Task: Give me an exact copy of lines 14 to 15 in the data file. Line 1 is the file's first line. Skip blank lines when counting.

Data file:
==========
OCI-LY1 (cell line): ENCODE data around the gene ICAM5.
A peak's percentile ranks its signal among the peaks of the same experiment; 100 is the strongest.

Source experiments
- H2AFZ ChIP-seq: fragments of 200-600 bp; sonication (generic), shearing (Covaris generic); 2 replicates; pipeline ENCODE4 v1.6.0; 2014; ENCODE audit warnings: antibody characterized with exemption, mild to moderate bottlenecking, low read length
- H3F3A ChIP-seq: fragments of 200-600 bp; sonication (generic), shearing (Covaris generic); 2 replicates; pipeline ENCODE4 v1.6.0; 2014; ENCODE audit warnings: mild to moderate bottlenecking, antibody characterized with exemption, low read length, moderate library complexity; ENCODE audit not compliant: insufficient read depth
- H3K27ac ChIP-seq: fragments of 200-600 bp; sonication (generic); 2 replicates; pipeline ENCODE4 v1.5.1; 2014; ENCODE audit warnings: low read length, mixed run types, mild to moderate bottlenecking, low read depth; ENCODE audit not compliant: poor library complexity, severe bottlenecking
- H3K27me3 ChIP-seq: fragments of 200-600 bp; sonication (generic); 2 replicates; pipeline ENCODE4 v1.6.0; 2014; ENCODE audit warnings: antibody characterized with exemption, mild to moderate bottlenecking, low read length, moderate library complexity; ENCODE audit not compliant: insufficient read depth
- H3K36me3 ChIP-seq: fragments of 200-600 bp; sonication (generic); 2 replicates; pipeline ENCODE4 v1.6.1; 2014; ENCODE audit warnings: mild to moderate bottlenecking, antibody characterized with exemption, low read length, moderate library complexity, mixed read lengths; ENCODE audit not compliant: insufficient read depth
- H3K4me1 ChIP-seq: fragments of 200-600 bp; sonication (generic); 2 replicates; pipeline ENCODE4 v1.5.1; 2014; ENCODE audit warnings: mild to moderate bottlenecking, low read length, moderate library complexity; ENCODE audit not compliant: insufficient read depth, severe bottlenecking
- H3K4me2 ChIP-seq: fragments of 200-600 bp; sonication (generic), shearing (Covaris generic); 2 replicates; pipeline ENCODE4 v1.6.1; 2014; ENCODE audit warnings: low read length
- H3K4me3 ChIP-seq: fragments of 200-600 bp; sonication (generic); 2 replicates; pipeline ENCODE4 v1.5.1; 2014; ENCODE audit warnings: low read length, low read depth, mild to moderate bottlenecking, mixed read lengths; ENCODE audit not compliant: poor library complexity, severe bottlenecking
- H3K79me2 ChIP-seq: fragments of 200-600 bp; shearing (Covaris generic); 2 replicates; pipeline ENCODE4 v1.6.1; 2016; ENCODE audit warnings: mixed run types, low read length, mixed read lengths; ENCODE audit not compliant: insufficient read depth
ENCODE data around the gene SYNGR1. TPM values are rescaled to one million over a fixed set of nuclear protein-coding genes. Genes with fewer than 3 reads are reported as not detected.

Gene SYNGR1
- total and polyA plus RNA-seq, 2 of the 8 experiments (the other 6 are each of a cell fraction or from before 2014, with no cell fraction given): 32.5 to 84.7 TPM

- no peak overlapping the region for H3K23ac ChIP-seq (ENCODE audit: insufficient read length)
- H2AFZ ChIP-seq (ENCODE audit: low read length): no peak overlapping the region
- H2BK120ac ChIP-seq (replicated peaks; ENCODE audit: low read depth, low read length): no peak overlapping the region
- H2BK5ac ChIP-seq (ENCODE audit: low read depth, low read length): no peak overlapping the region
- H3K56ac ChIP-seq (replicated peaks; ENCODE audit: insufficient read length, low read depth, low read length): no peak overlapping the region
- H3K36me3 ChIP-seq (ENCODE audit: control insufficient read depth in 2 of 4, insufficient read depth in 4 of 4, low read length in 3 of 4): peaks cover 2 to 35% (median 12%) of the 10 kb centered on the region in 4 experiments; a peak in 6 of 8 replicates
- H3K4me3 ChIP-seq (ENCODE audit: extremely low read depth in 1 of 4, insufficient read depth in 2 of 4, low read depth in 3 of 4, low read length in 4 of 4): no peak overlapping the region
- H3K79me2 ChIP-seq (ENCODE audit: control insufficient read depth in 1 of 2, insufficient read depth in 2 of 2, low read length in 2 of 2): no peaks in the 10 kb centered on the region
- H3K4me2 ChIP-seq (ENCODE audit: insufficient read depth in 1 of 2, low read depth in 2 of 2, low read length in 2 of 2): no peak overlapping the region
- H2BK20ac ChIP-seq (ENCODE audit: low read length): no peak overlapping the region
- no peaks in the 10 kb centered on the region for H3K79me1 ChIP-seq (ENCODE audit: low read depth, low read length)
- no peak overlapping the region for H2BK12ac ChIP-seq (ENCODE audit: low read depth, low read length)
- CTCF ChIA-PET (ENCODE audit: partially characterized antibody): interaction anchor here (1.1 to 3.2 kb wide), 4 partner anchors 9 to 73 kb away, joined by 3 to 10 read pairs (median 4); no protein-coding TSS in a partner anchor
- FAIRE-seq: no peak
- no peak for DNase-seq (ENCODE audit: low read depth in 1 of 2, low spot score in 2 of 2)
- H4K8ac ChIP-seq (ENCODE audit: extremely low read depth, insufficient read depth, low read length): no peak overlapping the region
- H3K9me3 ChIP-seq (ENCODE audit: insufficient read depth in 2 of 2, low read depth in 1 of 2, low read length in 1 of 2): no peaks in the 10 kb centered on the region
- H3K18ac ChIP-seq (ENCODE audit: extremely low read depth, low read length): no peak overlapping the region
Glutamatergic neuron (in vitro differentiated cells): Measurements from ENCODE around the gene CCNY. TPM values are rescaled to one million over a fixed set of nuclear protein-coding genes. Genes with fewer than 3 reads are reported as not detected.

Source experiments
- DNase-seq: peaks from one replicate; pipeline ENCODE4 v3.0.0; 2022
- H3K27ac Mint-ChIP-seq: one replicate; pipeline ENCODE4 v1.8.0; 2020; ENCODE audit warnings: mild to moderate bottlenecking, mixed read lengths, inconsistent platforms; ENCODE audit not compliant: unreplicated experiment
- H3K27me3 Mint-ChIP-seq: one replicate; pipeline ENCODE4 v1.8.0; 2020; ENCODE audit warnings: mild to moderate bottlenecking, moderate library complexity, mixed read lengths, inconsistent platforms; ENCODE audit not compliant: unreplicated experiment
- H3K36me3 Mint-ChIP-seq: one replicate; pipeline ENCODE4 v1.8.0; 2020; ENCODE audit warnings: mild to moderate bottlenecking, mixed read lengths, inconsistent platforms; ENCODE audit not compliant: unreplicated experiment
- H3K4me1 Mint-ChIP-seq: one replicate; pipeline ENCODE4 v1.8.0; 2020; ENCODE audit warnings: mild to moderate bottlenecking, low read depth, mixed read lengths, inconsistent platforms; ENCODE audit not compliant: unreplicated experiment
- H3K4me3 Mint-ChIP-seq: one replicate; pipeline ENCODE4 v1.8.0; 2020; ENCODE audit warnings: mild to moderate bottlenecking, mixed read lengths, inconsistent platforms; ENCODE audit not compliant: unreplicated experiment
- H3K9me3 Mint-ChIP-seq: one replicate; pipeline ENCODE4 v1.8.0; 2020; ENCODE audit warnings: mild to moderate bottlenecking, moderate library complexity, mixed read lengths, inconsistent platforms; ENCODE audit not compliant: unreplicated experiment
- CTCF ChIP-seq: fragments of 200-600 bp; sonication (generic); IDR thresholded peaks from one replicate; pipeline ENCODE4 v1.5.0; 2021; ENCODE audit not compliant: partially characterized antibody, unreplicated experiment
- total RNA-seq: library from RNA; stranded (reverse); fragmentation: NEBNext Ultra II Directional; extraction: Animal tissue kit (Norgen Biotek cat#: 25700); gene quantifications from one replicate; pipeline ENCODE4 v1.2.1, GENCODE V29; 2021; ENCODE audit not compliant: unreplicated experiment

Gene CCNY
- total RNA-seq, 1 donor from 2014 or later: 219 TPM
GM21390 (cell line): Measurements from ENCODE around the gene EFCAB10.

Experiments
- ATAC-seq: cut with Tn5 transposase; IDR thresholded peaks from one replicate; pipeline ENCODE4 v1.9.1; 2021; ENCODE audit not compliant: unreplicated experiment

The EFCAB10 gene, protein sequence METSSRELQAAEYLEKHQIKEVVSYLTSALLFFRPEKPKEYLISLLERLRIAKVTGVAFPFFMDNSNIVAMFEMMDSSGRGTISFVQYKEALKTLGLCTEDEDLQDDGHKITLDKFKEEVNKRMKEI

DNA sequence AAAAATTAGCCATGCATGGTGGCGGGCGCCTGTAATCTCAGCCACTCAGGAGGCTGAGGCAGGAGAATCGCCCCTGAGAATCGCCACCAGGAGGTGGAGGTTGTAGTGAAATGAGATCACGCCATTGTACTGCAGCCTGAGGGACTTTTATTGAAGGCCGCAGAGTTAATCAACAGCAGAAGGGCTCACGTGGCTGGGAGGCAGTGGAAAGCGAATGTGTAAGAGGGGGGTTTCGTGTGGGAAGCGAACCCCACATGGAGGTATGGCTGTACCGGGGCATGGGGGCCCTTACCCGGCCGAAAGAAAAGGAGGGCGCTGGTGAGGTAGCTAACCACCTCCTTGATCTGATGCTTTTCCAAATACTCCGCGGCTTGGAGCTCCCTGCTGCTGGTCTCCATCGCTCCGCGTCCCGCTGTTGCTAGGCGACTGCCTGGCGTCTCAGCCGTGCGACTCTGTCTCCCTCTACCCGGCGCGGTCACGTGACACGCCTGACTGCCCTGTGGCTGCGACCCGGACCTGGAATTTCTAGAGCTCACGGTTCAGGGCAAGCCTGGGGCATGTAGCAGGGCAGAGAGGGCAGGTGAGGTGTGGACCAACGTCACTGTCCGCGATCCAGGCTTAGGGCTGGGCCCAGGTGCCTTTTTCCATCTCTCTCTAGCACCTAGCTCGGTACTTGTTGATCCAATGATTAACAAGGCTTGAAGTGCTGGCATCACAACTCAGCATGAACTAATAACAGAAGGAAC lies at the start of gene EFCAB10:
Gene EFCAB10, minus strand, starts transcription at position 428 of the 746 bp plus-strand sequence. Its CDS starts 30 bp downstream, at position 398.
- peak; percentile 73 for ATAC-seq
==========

Gene SYNGR1
- total and polyA plus RNA-seq, 2 of the 8 experiments (the other 6 are each of a cell fraction or from before 2014, with no cell fraction given): 32.5 to 84.7 TPM